Top TV for kids 13+
From 'Degrassi' to 'Vampire Diaries' -- the television stakes for kids gets higher
These McKinley high school students have major grownup problems to contend, which is appealing to other teens. Plus, they have a habit of randomly breaking out into song. Not necessarily relatable but fun still.
Judges come and go but this hit singing competition still has the power to get teen and tween girls galvanized behind a fan favorite. And that's powerful.
So You Think You Can Dance
Some kids may get into it because their parents made them but you can't ignore the power of the dance, especially a good NappyTabs routine.
Think of this popular CW series as a nudity-free True Blood for teens. Nina Dobrev plays Elena Gilbert, a Southern girl who falls for Stefan Salvatore (Paul Wesley), a fresh-faced vampire old enough to be her great-great-great grandfather. Things get complicated when Stefan's shady brother Damon (Ian Somerhalder) arrives on the scene, forming the love triangle that drives much of the series' twisty plotlines. As in Bon Temps, other supernatural creatures — including werewolves and witches — abound.
One Tree Hill
Two half-brothers — Lucas Scott (Chad Michael Murray) and Nathan Scott (James Lafferty) — compete for a spot on their high school's basketball team, and for the attention of girls, in Tree Hill, North Carolina. Over time, the rivalry turns into a bromance as the series follows the brothers beyond high school as they and the extended cast deal with tumultuous relationships, drug addiction, career and pressures, depression, and even a hostage situation.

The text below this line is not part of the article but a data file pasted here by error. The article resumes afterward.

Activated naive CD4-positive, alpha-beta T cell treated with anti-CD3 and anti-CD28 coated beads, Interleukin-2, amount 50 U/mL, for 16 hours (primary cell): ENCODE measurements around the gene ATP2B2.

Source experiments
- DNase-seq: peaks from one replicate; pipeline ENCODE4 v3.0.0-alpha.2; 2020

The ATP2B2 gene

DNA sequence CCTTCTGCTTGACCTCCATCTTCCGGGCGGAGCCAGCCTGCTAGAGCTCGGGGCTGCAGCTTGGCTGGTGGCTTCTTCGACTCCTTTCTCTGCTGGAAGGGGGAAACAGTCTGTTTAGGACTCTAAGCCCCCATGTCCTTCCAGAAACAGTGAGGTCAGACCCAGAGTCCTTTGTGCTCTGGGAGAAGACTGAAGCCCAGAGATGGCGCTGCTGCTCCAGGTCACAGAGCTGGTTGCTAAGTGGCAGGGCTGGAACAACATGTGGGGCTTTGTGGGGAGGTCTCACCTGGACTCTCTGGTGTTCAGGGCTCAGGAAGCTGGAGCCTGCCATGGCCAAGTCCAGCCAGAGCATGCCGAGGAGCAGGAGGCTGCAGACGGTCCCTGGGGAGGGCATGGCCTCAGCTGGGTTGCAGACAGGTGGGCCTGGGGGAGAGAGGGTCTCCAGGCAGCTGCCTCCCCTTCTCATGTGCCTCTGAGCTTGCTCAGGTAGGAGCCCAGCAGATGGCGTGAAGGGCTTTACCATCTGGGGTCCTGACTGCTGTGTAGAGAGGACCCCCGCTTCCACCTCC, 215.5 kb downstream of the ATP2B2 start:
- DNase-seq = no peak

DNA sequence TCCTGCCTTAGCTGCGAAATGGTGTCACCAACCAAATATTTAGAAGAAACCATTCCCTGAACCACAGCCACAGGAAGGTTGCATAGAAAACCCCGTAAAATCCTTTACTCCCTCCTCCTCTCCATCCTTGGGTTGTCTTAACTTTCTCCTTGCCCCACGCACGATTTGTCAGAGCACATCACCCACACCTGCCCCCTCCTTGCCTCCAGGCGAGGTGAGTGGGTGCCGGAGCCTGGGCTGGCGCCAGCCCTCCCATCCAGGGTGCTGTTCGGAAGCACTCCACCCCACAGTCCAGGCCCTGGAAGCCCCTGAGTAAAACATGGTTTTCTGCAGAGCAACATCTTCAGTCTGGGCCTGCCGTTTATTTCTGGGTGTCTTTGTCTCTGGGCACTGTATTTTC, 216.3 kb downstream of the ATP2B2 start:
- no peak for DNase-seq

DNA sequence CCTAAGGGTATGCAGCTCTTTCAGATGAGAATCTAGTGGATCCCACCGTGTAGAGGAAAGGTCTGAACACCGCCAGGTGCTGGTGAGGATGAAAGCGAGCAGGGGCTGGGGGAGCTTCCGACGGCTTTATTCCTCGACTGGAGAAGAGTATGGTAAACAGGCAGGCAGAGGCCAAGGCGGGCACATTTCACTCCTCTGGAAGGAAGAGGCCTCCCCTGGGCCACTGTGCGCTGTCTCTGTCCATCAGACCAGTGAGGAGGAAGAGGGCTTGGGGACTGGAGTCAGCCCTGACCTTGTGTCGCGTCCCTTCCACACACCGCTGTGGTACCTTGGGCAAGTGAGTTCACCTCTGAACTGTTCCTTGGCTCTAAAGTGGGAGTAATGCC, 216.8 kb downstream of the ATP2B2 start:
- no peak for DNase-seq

Once Upon a Time
It's not all happily ever after for a cast of fairy-tale characters including Snow White, Prince Charming, and Captain Hook — who are banished to the sleepy real-world town of Storybrooke, Maine, by an Evil Queen in this fantasy-drama by former Lost writers.
The Secret Life of the American Teenager
High school student Amy Juergens (Shalene Woodley) winds up pregnant after a one-night stand at band camp. Early episodes focus on how motherhood changes Amy's life and relationships with her family, the father of the baby, and her new boyfriend. Over time, other plots develop as Amy?s friends find themselves in their own sticky situations.
The Lying Game
Twin sisters are separated at birth: Emma was raised in a foster home, while Sutton was adopted by a wealthy family. When the two girls discover their connection, they agree to work together to track down the woman who gave them up. Emma steps into Sutton's seemingly charmed life, while Sutton goes in search of their birth mother.
Degrassi: Next Generation
The fourth series in the beloved Canadian franchise follows its predecessors successful formula: A cast of attractive teens grapples with issues including drug abuse, pregnancy, acceptance, and sexual identity. The series does show a lot of real-life teen issues (heightened, of course), so subject matters get intense and there's sometimes slang to be on the lookout for.